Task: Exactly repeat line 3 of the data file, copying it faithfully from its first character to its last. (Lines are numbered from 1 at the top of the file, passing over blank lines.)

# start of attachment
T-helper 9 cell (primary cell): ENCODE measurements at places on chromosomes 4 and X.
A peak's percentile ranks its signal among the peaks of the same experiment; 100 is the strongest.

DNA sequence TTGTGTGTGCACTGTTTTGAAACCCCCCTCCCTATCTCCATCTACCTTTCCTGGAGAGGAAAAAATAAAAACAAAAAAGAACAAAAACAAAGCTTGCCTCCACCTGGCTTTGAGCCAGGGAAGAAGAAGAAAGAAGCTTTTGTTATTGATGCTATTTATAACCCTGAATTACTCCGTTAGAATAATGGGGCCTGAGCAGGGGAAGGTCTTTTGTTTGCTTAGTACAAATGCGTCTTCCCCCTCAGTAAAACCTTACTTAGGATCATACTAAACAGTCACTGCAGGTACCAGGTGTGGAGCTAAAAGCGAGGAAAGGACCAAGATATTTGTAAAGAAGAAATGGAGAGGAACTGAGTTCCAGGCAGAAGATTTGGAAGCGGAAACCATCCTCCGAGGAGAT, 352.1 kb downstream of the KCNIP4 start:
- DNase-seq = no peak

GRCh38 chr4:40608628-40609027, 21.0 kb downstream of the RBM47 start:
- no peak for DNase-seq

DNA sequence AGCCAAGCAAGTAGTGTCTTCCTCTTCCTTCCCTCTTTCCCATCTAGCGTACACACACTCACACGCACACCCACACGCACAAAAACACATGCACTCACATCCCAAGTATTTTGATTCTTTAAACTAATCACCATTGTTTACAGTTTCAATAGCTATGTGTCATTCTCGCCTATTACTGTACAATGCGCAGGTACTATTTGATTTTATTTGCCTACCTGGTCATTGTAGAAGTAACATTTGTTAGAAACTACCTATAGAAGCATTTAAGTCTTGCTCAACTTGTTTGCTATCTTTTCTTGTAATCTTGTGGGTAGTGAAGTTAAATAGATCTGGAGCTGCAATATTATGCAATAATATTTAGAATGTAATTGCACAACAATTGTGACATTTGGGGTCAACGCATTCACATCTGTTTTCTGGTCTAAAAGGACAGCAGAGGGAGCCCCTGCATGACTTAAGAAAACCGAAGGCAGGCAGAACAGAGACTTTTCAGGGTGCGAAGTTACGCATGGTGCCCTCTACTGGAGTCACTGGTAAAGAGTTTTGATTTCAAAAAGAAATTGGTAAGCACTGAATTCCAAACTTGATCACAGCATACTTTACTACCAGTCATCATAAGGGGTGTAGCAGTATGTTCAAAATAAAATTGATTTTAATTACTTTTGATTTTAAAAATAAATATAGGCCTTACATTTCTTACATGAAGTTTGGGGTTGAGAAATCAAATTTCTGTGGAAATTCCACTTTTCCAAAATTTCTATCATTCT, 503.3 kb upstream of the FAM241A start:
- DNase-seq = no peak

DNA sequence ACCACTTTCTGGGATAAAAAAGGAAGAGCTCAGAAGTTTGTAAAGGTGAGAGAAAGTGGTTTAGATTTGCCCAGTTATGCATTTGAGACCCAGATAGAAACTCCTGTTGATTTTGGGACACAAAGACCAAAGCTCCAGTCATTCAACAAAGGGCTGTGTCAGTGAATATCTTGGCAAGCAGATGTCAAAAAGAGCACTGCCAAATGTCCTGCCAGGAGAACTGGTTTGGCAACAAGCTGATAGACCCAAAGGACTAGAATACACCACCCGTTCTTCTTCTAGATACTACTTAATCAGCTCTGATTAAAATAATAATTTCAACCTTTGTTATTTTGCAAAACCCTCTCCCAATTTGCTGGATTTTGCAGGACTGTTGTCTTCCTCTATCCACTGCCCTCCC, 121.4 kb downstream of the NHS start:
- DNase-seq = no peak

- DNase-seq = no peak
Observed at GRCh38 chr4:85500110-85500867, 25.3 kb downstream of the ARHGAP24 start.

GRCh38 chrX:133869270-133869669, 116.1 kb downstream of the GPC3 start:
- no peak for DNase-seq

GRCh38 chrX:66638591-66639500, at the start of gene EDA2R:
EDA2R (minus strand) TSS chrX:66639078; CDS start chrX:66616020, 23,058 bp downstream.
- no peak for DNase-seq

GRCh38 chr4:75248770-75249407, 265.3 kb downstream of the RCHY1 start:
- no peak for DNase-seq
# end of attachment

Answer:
DNA sequence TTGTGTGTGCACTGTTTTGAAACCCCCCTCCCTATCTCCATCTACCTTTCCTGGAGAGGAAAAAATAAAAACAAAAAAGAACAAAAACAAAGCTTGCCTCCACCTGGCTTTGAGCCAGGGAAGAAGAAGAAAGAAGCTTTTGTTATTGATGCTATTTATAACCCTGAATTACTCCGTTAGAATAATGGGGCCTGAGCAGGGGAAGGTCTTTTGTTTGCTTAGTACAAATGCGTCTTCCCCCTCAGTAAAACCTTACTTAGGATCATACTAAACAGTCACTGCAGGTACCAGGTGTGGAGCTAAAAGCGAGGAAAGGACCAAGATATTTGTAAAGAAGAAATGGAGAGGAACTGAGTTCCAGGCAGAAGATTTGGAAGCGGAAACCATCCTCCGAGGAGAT, 352.1 kb downstream of the KCNIP4 start: